Lancashire church leaders unhappy at proposal to increase parents’ contribution to faith school transport costs
Posted: Thu, 07 Nov 2013
Lancashire County Council is under fire from church leaders who accuse them of planning to "penalise" parents who send their children to religious schools.
The Council is considering ways to reduce the £8.5 million bill spent on school transport – half of which is spent transporting children to religious schools outside their catchment areas.
They now plan to hold a consultation on ideas for saving money. One suggestion is that parents should make a larger contribution towards the transport provided to get their children to faith schools and a reduction in the numbers who qualify for free transport.
Father Timothy Lipscomb, vicar of Preston, told the Lancashire Evening Post "I think it's a shame that they have to be penalised because they have some faith conviction. I think people should have the choice of whether they go to faith school or not, and it seems a lot to pay."
But Keith Porteous Wood, executive director of the National Secular Society, said: "Parents will still have the choice to send their children to a faith school, but they will have do so without financial assistance from the state – just like everyone else who chooses a school other than their local one.
"Removing a subsidised transport privilege from one particular section of the community is not 'penalising' it. If anybody is being penalised it is those who send their children to community schools and get no help at all with transport costs, but still have to pay — through council tax — for those going to a faith school."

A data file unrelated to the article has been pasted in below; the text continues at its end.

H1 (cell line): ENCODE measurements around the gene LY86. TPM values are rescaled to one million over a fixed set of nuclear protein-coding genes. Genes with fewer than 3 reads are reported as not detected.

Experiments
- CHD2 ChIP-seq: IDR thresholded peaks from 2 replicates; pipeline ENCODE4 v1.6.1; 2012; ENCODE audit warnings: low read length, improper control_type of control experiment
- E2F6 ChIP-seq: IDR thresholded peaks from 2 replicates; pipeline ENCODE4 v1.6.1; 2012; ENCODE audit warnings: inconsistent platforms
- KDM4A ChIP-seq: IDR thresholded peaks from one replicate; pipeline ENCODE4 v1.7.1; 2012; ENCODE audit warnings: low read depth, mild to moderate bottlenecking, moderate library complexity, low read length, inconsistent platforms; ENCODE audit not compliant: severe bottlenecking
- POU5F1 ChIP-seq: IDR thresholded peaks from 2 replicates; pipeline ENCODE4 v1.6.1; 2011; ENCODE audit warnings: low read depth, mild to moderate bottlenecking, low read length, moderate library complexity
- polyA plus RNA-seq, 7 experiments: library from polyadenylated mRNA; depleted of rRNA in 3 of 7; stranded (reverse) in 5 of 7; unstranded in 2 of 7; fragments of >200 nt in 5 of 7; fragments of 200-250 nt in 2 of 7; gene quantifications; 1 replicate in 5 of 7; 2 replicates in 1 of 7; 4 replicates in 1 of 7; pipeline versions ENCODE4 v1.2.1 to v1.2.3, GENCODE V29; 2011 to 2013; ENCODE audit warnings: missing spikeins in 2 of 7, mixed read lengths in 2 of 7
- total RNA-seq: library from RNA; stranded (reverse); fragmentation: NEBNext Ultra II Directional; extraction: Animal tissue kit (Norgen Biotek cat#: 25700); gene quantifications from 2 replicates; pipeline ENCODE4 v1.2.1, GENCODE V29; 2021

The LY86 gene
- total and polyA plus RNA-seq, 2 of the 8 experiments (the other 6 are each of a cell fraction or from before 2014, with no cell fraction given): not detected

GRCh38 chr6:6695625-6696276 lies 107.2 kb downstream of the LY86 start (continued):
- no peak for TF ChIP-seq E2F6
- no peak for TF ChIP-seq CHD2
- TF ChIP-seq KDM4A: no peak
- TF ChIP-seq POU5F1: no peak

In 2011 parents were asked to contribute £380 a year towards the costs of the transport, but this still left the taxpayer picking up about 60% of the cost.
The Council is now proposing to increase this contribution by 25%, with a year-on-year rise after that, based on the retail price index plus 5%.
A Council spokesperson said the council had to save about £300m and none of the authorities services could be spared from cuts.
County Councillor Matthew Tomlinson, cabinet member for children, young people and schools, said: "I know that no one wants to either lose free transport or pay more for it, but unfortunately we are in the position of having to consult about these difficult decisions."
The consultation can be accessed here.